Federal Judge grants stay on HB2, Gov. McCrory promises to keep it law
U.S. District Judge Thomas Schroeder blocked the University of North Carolina (UNC) from enforcing the House Bill 2, also known as the “Bathroom Bill” on Friday. The bill forces transgender people to use restrooms that are consistent with the gender listed on their birth certificate not their gender identity, on campus and in public buildings.
“Today’s decision is an important step towards rectifying the harm HB2 has done to North Carolina — specifically the LGBTQ people that call North Carolina home,” said Equality NC Director of Advancement Matt Hirschy in a Human Rights Campaign (HRC) Press Release. “Judge Schroeder’s decision confirms that HB2 is a blatant attack on the transgender community. The preliminary injunction will provide much-needed relief to the brave plaintiffs, and we are confident that this is just the beginning in an unfortunately long journey towards a full repeal of the worst anti-LGBTQ law in the nation.”
Schroeder’s decision brings hope to Virginia’s own Gavin Grimm, 17-year-old transgender boy who is fighting against the Gloucester County School board for his right to use the restrooms and locker rooms that corresponds with his gender identity.
The Supreme Court’s decision to deny Grimm’s request in early August and the Gloucester County School board’s request for an extension may force Grimm to use a separate single-stall restroom no other student is required to use, causing him even more alienation, for the rest of his high school career. The American Civil Liberties Union, Grimm’s representation, stated that
“The Board’s request for extension of time is particularly harmful to Grimm because it increases the chances that the preliminary injunction will be mooted by his graduation before it even goes into effect,” in their response to the motion for extension.
With this decision from the Middle District Court of North Carolina by Judge Schroeder, people feel that Gov. Pat McCrory’s decision to stand behind HB2 has created a bad rap of the State and may have a negative impact on his hopes for re-election, according to the latest polling data from Public Policy Polling.
Since Gov. McCrory and other state lawmakers rushed HB2 into law back in March, the economic fallout has continued to grow with companies moving conventions, trainings, productions, and other events out of state due to concerns of protecting their consumers and employees.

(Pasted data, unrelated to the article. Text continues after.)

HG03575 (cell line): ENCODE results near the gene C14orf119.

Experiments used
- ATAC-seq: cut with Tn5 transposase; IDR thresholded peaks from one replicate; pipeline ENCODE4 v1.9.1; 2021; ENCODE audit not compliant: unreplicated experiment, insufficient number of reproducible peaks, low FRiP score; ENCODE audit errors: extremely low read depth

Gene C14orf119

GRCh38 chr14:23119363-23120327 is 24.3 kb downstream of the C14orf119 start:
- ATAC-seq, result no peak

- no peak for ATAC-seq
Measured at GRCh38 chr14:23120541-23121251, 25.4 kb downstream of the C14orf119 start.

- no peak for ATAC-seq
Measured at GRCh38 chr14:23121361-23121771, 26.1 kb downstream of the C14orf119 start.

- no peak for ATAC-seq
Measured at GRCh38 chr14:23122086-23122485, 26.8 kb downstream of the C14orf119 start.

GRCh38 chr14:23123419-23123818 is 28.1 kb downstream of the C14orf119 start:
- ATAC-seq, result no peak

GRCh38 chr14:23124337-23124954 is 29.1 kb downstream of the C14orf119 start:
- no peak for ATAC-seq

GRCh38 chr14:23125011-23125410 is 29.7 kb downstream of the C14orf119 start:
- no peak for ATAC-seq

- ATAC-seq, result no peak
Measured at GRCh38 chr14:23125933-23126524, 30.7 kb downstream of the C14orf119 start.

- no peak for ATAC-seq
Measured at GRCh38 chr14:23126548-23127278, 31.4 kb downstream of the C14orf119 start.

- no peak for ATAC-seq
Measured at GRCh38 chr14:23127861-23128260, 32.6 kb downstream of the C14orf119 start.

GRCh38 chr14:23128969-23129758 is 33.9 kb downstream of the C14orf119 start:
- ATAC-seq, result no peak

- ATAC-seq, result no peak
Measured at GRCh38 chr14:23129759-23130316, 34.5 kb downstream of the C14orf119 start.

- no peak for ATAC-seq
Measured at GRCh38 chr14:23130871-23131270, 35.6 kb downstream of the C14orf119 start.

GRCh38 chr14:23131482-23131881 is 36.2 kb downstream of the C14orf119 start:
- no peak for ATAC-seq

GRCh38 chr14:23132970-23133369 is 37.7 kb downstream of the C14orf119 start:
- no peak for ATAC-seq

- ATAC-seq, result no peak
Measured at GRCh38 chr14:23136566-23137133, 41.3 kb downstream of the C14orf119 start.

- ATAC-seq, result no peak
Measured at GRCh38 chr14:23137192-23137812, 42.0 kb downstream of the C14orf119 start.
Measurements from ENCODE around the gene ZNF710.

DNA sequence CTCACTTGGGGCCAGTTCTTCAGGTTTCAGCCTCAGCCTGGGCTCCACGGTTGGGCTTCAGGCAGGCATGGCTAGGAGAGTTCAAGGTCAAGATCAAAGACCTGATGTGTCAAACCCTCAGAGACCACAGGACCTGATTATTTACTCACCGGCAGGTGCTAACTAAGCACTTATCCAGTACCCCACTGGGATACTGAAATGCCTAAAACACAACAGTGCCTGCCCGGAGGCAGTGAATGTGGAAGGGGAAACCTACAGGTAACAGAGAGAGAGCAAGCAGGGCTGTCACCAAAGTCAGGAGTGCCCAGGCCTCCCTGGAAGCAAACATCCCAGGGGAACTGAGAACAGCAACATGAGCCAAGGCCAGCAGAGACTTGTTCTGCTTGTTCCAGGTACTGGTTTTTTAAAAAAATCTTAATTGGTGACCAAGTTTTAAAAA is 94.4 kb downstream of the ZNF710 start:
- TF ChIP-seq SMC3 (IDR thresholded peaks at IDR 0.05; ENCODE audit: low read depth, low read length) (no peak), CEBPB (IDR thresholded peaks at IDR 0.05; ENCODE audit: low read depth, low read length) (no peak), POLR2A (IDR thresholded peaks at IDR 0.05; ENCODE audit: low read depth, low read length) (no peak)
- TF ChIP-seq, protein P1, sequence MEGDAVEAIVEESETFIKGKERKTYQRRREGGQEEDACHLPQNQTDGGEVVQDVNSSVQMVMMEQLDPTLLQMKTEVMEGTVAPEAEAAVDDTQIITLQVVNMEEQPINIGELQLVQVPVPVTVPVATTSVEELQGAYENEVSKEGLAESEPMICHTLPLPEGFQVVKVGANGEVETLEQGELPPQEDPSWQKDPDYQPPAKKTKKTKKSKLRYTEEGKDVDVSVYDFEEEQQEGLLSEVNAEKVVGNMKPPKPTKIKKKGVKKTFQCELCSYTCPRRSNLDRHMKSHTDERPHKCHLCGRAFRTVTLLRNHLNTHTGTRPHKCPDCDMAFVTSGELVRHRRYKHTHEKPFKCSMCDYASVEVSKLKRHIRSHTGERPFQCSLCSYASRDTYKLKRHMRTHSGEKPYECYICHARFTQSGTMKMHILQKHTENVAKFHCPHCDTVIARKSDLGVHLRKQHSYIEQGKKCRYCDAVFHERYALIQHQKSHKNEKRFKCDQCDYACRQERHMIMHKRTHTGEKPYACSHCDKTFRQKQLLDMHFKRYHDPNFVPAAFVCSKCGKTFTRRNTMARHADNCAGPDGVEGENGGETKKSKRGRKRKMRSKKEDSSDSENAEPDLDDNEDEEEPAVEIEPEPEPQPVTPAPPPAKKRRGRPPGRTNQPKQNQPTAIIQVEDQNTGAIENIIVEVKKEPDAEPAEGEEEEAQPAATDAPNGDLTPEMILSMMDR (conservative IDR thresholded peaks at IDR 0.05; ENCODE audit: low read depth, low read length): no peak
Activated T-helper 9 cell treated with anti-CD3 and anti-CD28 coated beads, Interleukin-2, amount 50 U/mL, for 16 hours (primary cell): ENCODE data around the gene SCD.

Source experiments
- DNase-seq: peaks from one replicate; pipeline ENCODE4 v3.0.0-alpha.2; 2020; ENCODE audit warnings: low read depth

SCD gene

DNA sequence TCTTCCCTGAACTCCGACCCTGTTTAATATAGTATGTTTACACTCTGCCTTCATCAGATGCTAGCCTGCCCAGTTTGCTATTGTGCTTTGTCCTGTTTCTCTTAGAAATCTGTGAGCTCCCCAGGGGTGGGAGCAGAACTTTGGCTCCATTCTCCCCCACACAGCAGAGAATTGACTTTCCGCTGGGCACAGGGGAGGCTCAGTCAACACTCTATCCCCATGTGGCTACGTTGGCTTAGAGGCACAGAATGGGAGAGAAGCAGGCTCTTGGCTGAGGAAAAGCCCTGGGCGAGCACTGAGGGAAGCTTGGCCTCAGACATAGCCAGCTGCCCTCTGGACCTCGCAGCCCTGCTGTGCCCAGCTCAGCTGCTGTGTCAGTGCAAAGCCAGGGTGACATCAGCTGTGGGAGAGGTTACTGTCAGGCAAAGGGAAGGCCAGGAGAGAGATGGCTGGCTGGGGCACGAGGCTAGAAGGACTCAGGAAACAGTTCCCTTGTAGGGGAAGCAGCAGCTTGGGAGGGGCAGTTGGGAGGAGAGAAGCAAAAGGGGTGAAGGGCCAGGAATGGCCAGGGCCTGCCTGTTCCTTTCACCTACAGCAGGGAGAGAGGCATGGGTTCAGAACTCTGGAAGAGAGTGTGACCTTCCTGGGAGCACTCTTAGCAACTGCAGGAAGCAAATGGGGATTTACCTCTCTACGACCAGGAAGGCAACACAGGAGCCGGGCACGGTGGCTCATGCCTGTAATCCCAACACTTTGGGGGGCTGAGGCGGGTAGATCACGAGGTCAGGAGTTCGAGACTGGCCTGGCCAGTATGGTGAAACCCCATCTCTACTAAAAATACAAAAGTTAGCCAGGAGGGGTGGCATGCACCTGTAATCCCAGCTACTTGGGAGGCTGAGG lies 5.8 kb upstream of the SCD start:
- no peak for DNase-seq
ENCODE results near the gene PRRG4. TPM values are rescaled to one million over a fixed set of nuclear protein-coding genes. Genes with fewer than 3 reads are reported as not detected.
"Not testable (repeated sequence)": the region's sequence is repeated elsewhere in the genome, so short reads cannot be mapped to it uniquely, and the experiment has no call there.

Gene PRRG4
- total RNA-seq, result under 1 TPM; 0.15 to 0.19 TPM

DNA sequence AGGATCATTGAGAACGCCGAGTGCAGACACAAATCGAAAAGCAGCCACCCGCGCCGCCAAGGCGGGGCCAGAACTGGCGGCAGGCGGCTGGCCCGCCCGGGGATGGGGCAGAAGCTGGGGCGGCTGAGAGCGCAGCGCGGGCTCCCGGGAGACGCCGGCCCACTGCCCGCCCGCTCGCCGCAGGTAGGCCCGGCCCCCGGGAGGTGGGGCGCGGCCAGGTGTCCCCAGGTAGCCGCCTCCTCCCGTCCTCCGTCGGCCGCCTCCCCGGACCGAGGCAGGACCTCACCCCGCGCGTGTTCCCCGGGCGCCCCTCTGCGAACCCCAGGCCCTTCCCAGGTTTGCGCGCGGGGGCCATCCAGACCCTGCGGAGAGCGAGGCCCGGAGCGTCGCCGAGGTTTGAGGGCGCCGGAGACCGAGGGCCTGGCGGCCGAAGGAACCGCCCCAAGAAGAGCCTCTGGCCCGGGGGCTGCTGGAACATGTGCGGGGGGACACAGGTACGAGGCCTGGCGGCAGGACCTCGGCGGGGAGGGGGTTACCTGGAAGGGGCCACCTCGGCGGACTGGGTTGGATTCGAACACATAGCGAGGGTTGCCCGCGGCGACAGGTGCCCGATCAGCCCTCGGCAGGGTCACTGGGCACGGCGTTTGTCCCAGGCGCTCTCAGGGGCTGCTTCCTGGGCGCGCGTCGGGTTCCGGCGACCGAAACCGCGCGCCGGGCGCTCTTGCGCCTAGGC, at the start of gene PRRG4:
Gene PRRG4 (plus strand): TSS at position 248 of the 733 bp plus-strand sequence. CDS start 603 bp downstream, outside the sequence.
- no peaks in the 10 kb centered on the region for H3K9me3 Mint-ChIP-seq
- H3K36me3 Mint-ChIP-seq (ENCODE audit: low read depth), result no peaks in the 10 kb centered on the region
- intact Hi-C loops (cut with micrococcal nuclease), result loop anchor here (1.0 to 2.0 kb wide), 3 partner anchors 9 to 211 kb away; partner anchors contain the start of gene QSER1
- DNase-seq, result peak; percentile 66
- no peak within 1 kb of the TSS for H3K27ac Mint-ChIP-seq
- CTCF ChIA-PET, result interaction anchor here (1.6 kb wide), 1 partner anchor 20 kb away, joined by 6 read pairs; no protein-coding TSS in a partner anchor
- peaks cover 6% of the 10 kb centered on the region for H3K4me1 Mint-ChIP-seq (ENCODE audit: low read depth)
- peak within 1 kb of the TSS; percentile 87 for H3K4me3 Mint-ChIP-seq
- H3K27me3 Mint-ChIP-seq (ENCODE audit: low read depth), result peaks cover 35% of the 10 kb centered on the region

The most notable hit North Carolina has taken being the recent decision by the NBA to move the 2017 All-Star Game out of the state due to the hostile environment created by HB2, the Tar Heel State lost out on an estimated 100 million dollars in All-Star related profits.
This on top of the hundreds of millions already lost in business and taxpayer funds used to defend the discriminatory measure.
“Instead of wasting tens of thousands of taxpayer dollars trying to defend the indefensible, Governor McCrory and state lawmakers should be working towards fully repealing HB2,” said HRC Legal Director Sarah Warbelow. “They should be spending time working on improving education and growing jobs, not defending HB2 and inflicting further harm on the people, reputation, and economy of North Carolina.”
But Gov. McCrory continues to defend the bill and said the local judges decision was voided by the higher court’s refusal to stay Grimm’s case which falls in the same appellate district.
“The judge’s limited injunction only applies to three individuals and is based on a Fourth Circuit decision recently stayed by the U.S. Supreme Court,” McCrory said in a facebook post. “This is not a final resolution of this case, and the governor will continue to defend North Carolina law.”
There are 5 separate cases surrounding HB2, including the U.S Department of Justice’s own suit in federal court stating that HB2’s state mandated discrimination against transgender people is a violation of Title VII of the Civil Rights Act of 1965, Title IX of the Education Amendments of 1972, and the Violence Against Women Act of 2011. This decision by Judge Schroeder is a step in the right direction to putting a stop to HB2.
While there had been rumors that about 700 jobs were coming to RVA because of NC’s HB 2, new documents FOIA’d by the The Charlotte Observer show the city and the real estate company fought over the discriminatory law. “It is my understanding that we lost the project. I have selected the following reason for this status change: [...]December 6, 2016
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